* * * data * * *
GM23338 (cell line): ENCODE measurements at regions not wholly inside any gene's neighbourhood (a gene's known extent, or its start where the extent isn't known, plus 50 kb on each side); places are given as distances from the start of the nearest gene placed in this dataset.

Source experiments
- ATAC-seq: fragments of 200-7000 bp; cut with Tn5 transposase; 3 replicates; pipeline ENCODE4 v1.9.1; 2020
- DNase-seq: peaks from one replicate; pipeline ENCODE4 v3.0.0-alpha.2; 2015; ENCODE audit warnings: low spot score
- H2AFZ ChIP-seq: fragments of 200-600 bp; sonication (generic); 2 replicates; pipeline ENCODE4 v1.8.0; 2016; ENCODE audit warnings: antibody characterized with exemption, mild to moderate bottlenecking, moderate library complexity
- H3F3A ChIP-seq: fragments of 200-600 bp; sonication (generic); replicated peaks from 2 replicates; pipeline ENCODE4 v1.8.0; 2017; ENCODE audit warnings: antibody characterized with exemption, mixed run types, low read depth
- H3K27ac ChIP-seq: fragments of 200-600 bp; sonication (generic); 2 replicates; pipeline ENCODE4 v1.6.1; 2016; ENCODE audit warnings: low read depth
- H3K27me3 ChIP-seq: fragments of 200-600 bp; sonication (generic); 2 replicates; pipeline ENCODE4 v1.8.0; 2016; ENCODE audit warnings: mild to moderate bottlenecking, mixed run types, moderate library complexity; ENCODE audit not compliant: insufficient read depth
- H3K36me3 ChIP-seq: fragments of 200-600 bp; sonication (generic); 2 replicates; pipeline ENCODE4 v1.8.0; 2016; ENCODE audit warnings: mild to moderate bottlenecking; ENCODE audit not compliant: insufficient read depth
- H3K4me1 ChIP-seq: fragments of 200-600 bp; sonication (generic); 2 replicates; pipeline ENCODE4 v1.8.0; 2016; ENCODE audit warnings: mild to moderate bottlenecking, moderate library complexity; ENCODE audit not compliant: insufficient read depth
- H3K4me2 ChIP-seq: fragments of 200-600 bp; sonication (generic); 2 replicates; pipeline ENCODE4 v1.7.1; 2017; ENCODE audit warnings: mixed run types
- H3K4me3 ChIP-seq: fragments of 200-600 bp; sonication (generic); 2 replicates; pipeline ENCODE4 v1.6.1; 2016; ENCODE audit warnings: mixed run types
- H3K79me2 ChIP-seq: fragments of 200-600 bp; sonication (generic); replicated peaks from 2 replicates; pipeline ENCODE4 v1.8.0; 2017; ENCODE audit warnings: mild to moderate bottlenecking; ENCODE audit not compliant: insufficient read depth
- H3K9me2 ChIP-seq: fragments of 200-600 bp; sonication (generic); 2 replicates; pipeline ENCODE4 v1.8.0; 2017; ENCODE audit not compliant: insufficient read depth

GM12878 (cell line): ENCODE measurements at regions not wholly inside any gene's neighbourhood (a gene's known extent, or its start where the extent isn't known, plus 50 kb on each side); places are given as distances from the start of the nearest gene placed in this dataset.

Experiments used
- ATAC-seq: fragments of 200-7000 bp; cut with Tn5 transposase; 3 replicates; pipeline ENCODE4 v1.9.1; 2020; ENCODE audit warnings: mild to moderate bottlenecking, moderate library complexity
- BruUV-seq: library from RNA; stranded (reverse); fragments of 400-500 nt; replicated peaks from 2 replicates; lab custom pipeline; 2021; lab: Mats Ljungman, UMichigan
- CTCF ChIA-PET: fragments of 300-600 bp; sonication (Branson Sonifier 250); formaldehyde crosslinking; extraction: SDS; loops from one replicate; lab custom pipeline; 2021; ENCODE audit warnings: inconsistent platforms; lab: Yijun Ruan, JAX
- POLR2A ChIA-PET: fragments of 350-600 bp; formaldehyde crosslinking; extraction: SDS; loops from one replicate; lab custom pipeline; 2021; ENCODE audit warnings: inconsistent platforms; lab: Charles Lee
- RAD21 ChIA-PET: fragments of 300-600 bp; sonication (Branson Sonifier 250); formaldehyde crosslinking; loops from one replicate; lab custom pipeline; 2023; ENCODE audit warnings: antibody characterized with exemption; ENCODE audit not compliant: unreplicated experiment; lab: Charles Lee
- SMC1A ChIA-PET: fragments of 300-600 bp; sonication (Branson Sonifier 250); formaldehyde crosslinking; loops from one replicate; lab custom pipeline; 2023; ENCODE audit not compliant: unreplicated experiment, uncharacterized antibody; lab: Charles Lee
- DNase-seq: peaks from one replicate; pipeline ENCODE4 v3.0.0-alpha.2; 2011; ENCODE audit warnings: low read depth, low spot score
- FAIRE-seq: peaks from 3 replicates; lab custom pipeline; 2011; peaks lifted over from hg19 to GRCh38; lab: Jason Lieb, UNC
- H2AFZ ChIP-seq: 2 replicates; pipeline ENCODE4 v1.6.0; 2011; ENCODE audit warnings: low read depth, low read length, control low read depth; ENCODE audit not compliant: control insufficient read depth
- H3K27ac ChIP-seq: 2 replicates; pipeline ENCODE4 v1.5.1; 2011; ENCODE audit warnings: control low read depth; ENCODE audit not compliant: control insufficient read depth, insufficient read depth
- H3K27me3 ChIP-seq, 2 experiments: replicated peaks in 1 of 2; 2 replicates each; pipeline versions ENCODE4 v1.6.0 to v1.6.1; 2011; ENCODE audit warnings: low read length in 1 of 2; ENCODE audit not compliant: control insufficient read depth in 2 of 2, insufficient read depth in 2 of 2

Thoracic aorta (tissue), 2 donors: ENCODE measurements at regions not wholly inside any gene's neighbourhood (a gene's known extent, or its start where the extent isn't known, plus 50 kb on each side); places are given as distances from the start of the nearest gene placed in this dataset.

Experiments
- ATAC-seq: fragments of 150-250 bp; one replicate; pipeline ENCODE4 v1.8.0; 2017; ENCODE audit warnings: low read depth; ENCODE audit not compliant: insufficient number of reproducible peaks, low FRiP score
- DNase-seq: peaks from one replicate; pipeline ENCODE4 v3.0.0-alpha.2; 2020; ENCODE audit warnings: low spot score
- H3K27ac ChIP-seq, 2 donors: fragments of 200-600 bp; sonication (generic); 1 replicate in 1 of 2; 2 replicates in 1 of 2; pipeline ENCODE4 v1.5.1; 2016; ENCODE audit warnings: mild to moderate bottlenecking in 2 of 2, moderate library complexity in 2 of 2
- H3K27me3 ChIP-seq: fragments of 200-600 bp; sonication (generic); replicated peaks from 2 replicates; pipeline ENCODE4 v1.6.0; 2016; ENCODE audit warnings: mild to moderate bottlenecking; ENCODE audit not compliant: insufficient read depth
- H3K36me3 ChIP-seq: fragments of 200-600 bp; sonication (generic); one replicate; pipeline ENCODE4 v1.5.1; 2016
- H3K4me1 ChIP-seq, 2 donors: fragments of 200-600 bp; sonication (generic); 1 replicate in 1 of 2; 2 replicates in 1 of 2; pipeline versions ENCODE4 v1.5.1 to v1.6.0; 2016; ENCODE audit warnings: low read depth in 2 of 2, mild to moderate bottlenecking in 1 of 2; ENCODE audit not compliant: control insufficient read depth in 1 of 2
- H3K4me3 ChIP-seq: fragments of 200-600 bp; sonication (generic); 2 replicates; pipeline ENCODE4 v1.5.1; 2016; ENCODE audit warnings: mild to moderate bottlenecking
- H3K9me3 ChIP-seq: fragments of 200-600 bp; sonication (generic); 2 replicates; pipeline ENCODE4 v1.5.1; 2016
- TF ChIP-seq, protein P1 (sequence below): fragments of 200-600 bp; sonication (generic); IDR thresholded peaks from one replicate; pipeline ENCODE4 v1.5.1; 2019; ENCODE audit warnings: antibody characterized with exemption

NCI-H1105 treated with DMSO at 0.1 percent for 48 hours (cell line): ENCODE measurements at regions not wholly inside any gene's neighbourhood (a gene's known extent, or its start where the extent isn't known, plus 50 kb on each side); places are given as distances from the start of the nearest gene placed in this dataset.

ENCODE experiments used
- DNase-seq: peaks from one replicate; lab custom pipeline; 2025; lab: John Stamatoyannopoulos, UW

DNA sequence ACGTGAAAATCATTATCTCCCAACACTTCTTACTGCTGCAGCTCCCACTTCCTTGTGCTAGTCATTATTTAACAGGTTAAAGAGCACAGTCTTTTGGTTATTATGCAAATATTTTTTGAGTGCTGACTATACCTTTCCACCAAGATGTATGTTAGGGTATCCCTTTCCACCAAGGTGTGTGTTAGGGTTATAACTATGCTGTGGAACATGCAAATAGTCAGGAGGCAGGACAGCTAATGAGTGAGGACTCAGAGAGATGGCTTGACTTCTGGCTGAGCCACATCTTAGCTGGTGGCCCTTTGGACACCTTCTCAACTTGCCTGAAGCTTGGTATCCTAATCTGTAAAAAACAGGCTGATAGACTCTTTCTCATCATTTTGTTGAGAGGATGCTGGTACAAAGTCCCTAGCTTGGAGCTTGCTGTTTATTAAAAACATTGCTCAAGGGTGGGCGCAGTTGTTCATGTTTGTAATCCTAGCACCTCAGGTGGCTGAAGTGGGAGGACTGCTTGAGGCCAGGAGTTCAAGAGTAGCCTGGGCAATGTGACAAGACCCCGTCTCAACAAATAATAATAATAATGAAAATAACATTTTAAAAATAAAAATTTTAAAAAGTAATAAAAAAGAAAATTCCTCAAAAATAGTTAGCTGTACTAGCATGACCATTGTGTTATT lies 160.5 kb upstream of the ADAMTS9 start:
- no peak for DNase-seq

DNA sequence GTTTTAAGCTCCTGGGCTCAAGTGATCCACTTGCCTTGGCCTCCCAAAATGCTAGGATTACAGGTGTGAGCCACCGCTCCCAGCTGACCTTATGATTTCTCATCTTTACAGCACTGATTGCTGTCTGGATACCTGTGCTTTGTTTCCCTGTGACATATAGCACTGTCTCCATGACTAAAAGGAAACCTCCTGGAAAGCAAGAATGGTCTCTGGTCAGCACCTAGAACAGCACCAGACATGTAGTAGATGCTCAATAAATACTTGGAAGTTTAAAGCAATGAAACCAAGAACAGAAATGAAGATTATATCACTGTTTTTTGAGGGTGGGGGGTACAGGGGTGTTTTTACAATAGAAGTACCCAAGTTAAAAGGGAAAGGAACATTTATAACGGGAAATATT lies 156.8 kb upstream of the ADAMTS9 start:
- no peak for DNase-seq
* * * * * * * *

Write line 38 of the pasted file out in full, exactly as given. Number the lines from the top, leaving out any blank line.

- TF ChIP-seq, protein P1 (sequence below): fragments of 200-600 bp; sonication (generic); IDR thresholded peaks from one replicate; pipeline ENCODE4 v1.5.1; 2019; ENCODE audit warnings: antibody characterized with exemption